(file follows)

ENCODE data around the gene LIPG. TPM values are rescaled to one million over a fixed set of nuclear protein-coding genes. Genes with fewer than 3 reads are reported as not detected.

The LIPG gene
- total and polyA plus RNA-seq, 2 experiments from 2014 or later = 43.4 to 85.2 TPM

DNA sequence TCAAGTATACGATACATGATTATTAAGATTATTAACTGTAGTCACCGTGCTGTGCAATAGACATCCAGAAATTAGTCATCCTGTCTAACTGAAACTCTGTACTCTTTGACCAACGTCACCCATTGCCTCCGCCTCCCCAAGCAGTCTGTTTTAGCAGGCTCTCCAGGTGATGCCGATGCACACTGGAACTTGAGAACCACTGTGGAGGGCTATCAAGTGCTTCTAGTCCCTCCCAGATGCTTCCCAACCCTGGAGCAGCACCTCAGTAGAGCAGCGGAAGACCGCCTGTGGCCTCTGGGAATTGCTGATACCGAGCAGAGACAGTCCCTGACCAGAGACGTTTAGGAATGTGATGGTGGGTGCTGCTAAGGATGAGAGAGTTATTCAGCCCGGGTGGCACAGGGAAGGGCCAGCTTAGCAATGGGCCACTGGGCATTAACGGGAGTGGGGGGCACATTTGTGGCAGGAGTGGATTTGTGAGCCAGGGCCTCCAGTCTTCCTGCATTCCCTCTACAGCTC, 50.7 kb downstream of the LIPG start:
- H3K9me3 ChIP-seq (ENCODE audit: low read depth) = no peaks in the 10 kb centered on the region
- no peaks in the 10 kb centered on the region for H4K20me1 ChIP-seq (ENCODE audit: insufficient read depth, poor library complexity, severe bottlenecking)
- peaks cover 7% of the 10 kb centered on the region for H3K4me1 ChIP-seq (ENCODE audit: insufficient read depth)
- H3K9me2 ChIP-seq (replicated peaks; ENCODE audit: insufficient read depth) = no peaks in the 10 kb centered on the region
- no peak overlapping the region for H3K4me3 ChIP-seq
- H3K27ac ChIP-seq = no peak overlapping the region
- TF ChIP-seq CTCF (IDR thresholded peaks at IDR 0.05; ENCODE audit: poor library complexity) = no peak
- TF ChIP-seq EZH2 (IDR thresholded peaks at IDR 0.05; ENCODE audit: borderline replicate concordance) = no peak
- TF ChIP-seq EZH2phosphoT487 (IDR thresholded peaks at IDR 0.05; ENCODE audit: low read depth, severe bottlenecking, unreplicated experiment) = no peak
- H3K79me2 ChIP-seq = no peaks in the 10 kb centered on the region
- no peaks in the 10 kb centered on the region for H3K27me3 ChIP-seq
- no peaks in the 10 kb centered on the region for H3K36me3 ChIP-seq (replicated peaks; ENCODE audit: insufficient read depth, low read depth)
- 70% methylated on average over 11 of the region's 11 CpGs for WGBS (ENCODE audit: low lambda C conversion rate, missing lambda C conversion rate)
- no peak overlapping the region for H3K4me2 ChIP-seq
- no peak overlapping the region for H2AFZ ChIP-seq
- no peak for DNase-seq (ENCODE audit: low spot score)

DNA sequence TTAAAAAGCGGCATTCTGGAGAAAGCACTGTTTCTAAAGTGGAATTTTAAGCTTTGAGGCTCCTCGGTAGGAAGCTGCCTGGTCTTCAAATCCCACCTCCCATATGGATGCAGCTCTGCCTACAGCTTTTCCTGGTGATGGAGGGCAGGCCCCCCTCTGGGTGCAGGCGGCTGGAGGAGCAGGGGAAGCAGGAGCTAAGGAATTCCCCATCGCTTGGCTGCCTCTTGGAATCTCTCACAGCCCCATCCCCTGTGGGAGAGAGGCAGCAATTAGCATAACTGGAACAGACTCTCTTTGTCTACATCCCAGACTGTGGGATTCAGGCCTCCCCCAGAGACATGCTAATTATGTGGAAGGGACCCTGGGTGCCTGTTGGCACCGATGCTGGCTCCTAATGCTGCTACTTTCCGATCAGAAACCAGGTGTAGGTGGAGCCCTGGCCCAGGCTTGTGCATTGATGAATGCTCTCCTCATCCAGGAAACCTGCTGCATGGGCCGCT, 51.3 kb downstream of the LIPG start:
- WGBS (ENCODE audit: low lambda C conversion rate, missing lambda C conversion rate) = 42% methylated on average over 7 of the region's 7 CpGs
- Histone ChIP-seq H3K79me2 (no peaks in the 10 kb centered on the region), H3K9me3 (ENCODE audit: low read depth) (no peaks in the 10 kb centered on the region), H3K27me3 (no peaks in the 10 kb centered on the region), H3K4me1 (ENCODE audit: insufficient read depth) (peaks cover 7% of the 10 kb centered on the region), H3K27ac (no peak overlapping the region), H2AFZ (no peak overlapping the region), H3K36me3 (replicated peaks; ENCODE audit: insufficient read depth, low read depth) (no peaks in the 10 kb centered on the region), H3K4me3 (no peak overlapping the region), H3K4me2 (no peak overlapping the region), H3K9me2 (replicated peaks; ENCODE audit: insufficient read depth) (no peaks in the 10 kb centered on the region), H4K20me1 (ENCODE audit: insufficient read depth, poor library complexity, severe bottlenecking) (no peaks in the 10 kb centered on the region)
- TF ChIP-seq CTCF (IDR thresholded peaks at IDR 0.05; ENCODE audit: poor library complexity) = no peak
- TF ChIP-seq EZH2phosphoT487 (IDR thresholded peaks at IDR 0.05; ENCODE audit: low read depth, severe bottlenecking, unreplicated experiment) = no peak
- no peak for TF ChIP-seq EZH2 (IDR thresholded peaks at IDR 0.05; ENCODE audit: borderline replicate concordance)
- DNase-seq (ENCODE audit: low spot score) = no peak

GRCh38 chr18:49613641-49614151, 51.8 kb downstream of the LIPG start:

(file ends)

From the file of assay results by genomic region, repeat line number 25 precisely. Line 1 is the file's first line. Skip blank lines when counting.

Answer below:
- TF ChIP-seq EZH2phosphoT487 (IDR thresholded peaks at IDR 0.05; ENCODE audit: low read depth, severe bottlenecking, unreplicated experiment) = no peak